Los Angeles Times
A flawed college ranking system
Top law and medical schools will not submit data to U.S. News & World Report’s annual list. Good.
Ahandful of top medical schools, including Stanford and Columbia, pulled out of U.S. News & World Report’s annual rankings in January, following a similar exodus of more than a dozen law schools, including UC Berkeley, Yale and Harvard, late last year.
It’s a welcome development that is overdue. Undergraduate institutions and other graduate schools should follow this lead.
For too long, colleges and universities have played along with the rankings process that is based on flawed methodology and prizes wealth and reputation over educational quality, even though many education leaders have criticized the fairness and validity of the rankings.
Education Secretary Miguel Cardona last year called the ranking system a “joke” because it encourages schools to game the system.
Higher-education institutions would serve students better by pushing for a new system that provides detailed information and data without relying on rankings.
The U.S. News & World Report guide reviews hundreds of colleges and universities based on criteria such as standardized test scores and class rank of incoming students, alumni giving rate, reputation and graduation rates.
Though U.S. News has made changes over the years to its methodology, deans and other faculty complain that the rankings still fail to consider important indicators about the quality of education their schools offer, and are counterproductive to their goals, particularly for enrolling a diverse student body and encouraging public service.
Yale law school Dean Heather K. Gerken noted that efforts to improve the school had the perverse result of lowering its ranking scores in various categories, even though the school has occupied the No. 1 spot on law school rankings every year. For example, Gerken said, U.S. News classifies as “unemployed” Yale law school graduates who receive paid public interest fellowships from Yale to serve their communities. Such methodology effectively punishes the school for its public service fellowships. Graduates who are pursuing another advanced degree are also counted as unemployed.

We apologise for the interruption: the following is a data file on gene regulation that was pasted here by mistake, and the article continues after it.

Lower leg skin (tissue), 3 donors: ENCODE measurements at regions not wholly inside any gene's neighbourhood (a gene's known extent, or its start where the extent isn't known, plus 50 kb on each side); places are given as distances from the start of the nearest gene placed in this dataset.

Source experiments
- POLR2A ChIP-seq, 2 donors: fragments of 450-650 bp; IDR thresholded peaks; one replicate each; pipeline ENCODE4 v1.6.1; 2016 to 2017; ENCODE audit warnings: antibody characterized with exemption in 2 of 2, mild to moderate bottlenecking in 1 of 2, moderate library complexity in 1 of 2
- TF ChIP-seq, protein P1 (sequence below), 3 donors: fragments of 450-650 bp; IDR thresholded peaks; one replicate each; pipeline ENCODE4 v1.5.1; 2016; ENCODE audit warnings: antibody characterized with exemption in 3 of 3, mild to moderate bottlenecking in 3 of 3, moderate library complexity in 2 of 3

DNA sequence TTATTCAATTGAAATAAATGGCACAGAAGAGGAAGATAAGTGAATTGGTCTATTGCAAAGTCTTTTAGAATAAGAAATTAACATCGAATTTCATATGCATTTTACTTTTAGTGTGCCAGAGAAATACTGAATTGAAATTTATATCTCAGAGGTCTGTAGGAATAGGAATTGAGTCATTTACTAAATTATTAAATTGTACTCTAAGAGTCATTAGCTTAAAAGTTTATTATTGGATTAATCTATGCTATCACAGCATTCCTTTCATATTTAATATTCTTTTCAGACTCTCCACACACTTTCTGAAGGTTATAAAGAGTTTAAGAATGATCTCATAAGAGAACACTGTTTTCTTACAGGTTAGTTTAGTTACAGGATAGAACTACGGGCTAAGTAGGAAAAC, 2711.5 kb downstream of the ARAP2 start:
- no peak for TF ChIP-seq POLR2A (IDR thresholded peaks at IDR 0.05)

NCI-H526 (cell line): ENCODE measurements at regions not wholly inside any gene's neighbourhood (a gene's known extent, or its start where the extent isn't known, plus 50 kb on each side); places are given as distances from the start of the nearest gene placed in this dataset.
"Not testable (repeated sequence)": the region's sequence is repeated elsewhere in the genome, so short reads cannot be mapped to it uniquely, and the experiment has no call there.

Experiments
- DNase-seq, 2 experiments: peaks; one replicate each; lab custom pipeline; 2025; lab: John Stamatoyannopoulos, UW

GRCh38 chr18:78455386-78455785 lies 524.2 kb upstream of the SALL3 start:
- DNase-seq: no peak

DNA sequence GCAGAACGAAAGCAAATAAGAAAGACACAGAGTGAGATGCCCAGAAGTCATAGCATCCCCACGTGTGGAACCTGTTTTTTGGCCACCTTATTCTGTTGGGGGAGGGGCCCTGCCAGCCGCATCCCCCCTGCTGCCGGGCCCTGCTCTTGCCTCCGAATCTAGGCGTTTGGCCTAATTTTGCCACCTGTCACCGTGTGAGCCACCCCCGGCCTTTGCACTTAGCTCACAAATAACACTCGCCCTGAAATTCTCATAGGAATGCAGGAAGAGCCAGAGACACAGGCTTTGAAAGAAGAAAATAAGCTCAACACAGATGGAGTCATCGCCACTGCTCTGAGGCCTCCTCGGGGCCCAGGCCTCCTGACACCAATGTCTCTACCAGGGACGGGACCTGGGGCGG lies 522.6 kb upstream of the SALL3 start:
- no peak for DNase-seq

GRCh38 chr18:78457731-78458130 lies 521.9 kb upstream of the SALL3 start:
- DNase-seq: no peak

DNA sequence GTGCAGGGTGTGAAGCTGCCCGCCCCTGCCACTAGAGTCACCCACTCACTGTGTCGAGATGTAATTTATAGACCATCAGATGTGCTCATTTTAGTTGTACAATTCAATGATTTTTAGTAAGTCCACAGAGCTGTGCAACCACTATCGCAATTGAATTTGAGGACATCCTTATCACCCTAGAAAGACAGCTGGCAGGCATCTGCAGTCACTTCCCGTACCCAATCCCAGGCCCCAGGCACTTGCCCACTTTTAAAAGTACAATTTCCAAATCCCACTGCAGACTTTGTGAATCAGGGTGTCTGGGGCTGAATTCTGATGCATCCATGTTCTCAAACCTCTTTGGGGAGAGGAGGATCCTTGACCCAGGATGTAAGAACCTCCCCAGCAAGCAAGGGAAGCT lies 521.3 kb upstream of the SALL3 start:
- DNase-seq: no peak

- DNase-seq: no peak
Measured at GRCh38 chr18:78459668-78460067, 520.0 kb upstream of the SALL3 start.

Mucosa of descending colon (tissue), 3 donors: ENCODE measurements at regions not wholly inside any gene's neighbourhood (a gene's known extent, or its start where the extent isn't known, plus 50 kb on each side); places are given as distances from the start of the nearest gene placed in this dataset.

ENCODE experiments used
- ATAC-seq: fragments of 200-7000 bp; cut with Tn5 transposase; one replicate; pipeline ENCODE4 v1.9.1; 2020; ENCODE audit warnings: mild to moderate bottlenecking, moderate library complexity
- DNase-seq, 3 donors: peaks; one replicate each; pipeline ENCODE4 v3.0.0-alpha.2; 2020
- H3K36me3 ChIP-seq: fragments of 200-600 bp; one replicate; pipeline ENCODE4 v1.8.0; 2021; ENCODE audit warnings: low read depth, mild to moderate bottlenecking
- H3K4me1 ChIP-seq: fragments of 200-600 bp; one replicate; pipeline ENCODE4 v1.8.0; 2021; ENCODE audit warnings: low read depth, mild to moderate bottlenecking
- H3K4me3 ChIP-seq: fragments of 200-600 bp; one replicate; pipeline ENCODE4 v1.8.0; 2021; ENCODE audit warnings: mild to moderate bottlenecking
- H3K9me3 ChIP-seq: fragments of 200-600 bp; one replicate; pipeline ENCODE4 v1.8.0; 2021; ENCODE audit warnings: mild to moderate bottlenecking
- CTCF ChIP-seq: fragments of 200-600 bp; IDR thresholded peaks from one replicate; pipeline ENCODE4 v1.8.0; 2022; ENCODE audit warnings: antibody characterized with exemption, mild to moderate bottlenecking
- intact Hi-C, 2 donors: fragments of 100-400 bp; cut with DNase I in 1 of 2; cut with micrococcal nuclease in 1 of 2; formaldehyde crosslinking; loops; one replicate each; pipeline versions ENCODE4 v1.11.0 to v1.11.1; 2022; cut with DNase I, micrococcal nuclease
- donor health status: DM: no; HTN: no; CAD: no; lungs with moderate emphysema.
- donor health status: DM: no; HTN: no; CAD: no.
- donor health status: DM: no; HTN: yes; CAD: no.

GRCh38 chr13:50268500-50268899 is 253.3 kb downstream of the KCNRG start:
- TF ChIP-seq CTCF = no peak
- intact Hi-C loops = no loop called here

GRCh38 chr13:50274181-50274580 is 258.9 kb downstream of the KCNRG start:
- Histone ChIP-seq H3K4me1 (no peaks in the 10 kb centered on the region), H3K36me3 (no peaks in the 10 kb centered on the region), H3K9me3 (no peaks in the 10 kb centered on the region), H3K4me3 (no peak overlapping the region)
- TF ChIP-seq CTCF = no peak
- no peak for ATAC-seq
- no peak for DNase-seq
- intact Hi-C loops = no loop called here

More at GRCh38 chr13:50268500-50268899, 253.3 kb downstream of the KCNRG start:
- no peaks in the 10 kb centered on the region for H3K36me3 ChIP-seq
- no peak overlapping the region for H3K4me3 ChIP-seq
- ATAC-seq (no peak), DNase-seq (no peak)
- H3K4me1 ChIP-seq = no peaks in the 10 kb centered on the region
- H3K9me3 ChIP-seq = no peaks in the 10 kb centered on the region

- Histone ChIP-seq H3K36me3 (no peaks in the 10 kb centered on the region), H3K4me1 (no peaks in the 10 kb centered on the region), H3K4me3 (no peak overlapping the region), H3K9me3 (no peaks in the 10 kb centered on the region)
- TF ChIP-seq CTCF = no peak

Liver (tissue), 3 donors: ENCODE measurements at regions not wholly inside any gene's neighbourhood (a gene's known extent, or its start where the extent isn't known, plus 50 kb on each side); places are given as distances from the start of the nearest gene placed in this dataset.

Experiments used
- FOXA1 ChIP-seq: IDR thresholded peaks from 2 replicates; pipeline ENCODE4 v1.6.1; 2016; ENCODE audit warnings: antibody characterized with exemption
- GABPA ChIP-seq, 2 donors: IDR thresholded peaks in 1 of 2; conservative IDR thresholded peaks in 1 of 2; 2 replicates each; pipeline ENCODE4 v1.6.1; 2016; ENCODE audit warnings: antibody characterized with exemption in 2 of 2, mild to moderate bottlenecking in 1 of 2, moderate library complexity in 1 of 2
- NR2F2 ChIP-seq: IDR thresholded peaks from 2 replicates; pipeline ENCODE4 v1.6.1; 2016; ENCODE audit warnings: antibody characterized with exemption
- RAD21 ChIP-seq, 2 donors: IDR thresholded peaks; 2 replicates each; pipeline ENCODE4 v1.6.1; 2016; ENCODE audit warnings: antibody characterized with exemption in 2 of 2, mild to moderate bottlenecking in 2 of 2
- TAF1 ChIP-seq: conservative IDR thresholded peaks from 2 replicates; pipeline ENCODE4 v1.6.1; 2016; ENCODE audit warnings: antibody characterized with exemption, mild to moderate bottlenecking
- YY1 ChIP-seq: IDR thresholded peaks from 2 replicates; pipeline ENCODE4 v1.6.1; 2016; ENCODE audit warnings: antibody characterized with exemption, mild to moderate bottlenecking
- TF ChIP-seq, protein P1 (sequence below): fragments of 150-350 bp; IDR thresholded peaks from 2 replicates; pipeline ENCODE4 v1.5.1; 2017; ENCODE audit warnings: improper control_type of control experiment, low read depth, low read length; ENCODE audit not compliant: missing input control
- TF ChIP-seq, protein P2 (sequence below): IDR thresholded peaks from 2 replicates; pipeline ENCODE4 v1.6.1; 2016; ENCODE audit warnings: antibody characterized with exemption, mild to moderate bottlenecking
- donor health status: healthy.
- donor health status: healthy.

All of the medical and law schools that pulled out recently said they would publish online data about their schools that would allow prospective students to evaluate their offerings. Stanford medical school plans to include metrics such as students’ access to extensive patient care and research opportunities.
That it has taken this long for some schools to abandon the U.S. News & World Report rankings speaks to the popularity of these annual guides and the public’s obsession with rankings. Other options for information about colleges exist, including the U.S. Department of Education’s College Scorecard, but these are not as well-known.
Yet these rankings do a disservice to families and students because they can be misleading. For example, a less expensive college might have a lower ranking in areas such as reputation but provide a better educational experience than a highly ranked one.
Oregon-based Reed College has declined to participate in the rankings since 1995 for similar reasons as those cited in the last few months by other schools. A welldocumented and comprehensive study published in the journal Academic Science in October 2001 suggested that metrics to measure medical schools should include a school’s commitment to public service, students’ racial and ethnic diversity, and graduates’ performance on board exams.
One of the complaints about the rankings is that it encourages schools to cheat by manipulating or cherry-picking data. The University of Southern California last year withdrew its Rossier School of Education from the 2023 rankings after finding inaccuracies in data reported by the school for at least five years. An investigation commissioned by the school revealed that two deans omitted key data that resulted in a higher ranking. Now the university faces a lawsuit alleging fraud by former students.
Other schools also have massaged data submitted to U.S. News, not surprisingly in a system that relies on self-reported data. For example, the former dean of Temple University’s business school last year was sentenced to 14 months in prison for a fraud conviction in connection with falsifying information submitted to U.S. News. And a senior admissions official at Claremont McKenna College resigned in 2012 over inf lated SAT scores submitted to the publication.
U.S. News & World Report, which bills itself as an authority on education rankings, has made some changes in response to the criticism. But it should overhaul its methodology and produce an annual report that is less about rank and more about providing truly useful information. Until then, schools that continue to submit their data to the publication are complicit in a system that can too easily mislead students and families.